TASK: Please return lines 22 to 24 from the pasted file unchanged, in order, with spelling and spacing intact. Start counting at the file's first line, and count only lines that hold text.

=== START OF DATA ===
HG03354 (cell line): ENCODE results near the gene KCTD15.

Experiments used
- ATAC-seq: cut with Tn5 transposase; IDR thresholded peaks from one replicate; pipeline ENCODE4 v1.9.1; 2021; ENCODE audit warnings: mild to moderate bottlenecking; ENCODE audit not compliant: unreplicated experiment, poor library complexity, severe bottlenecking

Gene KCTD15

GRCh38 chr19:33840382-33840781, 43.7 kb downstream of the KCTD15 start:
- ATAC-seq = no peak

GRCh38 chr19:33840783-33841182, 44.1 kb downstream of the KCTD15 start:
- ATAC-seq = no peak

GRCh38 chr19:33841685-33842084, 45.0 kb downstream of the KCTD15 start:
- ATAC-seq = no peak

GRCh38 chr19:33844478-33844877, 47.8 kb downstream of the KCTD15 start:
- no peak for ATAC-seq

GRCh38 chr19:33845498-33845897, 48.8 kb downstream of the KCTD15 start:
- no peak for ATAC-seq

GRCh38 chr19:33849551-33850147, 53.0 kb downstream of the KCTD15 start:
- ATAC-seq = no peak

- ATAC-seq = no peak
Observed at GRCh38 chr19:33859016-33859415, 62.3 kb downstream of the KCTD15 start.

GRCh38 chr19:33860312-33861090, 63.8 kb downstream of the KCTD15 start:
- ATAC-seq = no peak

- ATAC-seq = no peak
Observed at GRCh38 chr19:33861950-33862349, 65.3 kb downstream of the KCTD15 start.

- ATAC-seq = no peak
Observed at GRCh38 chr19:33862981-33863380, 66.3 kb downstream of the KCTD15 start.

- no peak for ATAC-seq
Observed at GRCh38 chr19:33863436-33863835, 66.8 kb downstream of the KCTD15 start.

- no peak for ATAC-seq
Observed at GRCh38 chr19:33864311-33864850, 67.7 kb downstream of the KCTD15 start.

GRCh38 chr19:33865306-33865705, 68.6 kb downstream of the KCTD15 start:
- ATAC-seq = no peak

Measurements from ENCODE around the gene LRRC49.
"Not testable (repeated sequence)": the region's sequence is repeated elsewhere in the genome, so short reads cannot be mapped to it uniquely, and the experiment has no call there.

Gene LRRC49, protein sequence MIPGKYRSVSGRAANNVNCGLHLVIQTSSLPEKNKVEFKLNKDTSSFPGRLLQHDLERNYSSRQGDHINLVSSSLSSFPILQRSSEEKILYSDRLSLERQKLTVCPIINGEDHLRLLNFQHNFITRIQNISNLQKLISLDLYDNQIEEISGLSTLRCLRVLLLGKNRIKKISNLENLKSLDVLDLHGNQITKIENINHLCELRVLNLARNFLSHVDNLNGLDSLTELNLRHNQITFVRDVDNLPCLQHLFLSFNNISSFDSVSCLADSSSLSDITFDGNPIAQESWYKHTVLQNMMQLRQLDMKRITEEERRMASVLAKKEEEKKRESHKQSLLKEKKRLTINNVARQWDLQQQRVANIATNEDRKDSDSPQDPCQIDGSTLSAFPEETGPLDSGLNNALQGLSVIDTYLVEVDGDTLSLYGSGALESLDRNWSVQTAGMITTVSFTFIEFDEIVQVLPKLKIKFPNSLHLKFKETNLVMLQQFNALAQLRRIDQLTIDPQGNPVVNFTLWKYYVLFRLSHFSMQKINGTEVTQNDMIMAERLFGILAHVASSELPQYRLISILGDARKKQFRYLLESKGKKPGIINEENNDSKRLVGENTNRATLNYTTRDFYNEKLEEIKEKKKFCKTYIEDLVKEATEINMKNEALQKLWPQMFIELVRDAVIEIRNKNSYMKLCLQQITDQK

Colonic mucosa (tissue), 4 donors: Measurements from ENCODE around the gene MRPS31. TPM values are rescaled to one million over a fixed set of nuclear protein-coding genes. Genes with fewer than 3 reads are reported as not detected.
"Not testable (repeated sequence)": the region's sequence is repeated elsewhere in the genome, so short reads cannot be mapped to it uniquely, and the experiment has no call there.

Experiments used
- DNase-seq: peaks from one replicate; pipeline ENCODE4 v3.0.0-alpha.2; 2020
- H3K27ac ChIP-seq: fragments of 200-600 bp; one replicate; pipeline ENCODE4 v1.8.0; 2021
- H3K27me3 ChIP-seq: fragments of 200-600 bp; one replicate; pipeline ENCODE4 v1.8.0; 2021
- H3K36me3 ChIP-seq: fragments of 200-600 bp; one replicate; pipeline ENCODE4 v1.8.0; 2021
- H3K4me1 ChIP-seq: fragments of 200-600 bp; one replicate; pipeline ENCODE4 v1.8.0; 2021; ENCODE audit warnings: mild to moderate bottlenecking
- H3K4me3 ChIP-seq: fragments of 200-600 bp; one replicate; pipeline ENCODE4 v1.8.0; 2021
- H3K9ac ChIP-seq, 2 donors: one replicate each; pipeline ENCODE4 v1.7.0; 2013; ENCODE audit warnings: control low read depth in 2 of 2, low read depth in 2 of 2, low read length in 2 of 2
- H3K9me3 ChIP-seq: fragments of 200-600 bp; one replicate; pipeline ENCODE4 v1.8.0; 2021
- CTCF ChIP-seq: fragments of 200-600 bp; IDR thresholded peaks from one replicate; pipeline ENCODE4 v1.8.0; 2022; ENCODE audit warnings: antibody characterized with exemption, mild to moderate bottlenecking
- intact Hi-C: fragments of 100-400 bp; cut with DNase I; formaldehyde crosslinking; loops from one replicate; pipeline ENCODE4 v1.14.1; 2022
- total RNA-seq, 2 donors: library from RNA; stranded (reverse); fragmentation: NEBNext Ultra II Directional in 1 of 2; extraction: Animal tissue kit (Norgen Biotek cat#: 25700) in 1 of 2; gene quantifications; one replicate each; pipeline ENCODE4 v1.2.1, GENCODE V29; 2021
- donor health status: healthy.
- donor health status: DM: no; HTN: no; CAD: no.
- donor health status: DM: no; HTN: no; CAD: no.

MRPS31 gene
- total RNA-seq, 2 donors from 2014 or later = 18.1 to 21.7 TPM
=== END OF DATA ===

Observed at GRCh38 chr19:33861950-33862349, 65.3 kb downstream of the KCTD15 start.

- ATAC-seq = no peak
Observed at GRCh38 chr19:33862981-33863380, 66.3 kb downstream of the KCTD15 start.